In early October, I checked on how many family interviews I had completed. When I learned we were at 999, I stared at the email a long time. I reflected on all that had occurred for us to meet this pending milestone, one I was told was impossible to ever meet.

When I was told that Maria’s death was unique, I had some peace in that thought. It was painfully isolating but I was comforted somewhat by the idea that no one else knew the pain I was feeling.  

The reality of SUDC has since created a community, a movement for advocacy and a dedication of families and researchers to learn from our tragedies to help prevent it in others. It has also fostered support to help families navigate through grief and realize a joyful future despite their loss.

1,000 is hard for me to fully comprehend. I look at our banner that features the pictures of more than 200 children lost to unexplained deaths. I try to visualize five of them in a row and the enormity of the losses they represent.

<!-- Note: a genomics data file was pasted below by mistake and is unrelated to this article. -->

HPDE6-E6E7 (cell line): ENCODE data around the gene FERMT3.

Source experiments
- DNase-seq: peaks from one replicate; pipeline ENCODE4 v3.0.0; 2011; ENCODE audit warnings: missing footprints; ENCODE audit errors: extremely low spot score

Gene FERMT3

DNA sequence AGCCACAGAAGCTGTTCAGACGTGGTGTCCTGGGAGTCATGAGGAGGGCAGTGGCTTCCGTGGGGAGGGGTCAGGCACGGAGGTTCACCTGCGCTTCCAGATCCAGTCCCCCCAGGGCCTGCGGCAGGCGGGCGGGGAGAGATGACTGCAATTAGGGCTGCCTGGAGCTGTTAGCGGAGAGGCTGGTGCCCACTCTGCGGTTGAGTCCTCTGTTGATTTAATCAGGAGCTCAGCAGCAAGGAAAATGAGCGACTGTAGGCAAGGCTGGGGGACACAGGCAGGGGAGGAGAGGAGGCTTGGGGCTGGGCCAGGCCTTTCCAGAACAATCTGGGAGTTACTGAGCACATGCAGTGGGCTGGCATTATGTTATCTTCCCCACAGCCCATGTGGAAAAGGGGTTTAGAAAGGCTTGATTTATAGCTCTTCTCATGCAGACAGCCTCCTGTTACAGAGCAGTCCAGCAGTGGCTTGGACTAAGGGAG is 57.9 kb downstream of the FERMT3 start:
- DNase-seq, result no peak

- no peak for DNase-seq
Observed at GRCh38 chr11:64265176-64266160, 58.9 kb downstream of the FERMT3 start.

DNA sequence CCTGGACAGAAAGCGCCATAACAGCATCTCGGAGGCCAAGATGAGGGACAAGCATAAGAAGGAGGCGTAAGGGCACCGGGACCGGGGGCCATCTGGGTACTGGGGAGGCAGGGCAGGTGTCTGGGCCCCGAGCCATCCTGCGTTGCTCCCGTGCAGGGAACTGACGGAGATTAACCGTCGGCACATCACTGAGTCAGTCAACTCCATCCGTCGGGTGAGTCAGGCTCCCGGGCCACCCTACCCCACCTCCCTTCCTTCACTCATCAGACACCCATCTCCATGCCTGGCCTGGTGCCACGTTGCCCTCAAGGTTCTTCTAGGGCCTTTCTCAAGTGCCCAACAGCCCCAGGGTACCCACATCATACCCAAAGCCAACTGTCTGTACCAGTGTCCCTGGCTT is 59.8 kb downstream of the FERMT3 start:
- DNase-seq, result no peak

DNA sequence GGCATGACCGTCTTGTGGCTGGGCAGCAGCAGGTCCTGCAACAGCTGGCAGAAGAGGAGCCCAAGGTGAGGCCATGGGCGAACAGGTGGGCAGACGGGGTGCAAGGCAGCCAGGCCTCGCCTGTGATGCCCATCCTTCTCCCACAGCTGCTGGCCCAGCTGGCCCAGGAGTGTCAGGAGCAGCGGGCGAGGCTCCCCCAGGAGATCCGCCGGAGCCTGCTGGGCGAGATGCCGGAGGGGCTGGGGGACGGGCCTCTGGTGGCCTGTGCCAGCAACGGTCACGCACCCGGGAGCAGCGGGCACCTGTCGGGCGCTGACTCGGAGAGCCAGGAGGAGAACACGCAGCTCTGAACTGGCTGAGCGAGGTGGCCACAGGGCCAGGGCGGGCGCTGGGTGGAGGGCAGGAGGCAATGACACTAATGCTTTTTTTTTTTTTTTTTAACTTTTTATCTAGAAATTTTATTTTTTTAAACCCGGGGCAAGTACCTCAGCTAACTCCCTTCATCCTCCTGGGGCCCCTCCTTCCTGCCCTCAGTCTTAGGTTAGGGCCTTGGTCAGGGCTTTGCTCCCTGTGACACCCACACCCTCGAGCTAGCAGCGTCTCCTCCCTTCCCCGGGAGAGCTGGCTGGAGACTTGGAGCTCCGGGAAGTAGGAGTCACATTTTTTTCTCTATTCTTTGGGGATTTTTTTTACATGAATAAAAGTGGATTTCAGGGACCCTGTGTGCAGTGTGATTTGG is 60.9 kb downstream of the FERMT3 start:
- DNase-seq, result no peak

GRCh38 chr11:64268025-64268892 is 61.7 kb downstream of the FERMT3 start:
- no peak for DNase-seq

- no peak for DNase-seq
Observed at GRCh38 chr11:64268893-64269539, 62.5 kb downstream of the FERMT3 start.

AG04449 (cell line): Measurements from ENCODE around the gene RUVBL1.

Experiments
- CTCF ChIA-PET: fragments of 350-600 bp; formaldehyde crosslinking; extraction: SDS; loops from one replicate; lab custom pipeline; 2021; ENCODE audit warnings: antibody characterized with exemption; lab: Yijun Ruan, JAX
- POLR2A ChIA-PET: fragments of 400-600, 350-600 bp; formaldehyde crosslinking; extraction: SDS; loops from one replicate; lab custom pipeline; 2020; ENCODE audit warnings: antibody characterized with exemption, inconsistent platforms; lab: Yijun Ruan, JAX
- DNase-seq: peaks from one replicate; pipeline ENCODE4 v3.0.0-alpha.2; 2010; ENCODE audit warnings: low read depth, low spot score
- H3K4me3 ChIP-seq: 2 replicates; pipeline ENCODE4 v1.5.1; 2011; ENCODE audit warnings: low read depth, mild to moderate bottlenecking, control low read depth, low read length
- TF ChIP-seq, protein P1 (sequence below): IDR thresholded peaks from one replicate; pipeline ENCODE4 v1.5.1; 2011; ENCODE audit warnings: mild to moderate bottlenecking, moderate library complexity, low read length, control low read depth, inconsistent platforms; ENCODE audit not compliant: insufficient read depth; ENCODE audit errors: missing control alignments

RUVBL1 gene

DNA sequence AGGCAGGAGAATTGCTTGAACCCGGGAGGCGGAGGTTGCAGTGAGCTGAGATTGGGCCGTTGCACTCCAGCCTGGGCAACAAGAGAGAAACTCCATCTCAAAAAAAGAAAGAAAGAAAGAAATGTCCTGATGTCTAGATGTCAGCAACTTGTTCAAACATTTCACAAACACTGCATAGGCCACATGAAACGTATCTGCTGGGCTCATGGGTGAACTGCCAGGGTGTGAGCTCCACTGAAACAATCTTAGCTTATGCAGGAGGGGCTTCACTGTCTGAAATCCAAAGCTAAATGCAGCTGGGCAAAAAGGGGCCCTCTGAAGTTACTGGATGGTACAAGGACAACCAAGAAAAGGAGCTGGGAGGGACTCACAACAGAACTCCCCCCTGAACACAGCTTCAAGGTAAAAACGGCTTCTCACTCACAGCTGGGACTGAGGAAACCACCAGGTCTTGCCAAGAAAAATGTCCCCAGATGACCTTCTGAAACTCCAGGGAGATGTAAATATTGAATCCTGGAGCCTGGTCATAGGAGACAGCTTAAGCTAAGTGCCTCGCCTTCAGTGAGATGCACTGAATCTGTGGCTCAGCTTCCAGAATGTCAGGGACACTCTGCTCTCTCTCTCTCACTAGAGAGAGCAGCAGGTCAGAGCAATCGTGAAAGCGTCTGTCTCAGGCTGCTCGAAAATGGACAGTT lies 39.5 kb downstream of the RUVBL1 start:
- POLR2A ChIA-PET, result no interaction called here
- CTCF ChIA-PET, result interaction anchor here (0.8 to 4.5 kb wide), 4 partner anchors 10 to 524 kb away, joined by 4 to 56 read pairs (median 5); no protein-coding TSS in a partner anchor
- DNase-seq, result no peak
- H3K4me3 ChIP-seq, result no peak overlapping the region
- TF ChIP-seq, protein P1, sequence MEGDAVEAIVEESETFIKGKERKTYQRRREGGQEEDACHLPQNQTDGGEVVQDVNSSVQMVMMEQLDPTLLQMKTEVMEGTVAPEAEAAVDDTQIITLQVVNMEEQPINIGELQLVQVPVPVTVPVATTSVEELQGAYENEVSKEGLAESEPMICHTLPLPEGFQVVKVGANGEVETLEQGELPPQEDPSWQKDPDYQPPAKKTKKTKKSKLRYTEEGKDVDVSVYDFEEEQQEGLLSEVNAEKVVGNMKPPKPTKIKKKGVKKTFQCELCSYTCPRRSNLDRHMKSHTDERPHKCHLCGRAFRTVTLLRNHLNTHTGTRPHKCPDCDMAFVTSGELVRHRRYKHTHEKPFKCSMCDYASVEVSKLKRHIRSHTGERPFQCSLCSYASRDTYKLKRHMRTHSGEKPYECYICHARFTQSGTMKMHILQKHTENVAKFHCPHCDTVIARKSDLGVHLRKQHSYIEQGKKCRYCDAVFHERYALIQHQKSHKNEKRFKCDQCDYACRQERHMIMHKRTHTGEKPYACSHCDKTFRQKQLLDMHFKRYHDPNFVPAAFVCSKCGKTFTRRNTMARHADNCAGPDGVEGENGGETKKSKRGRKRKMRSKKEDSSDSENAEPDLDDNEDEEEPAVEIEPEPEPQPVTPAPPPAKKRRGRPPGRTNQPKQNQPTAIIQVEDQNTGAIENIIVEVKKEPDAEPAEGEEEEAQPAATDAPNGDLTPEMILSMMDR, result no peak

We mark this milestone with mixed emotions. We know 1,000 is far too many to accept. But we are comforted to know so many have found us when they needed us and are honored to have the opportunity to serve them. By working together and supporting those affected by SUDC and those trying to better understand and prevent it, we honor those lost and all they taught us about love and life’s most precious gifts.

As difficult as 1,000 is, it is strikingly clear how the power of 1,000 stories have created positive change in the fight to eradicate SUDC. But it is even harder to admit that more cases of SUDC exist. Sadly, evidence and history suggest that there are many more of these milestones we have yet to meet.

The SUDC Foundation is launching an effort in honor of the 1,000 stories that have already touched our hearts and prepare for those we have yet to hear. We hope you will stay with us on our journey to achieve a future free of SUDC.

Wishing everyone peace, love and joy this holiday season and always.

Laura Gould Crandall, MA
Co-Founder & President (retired)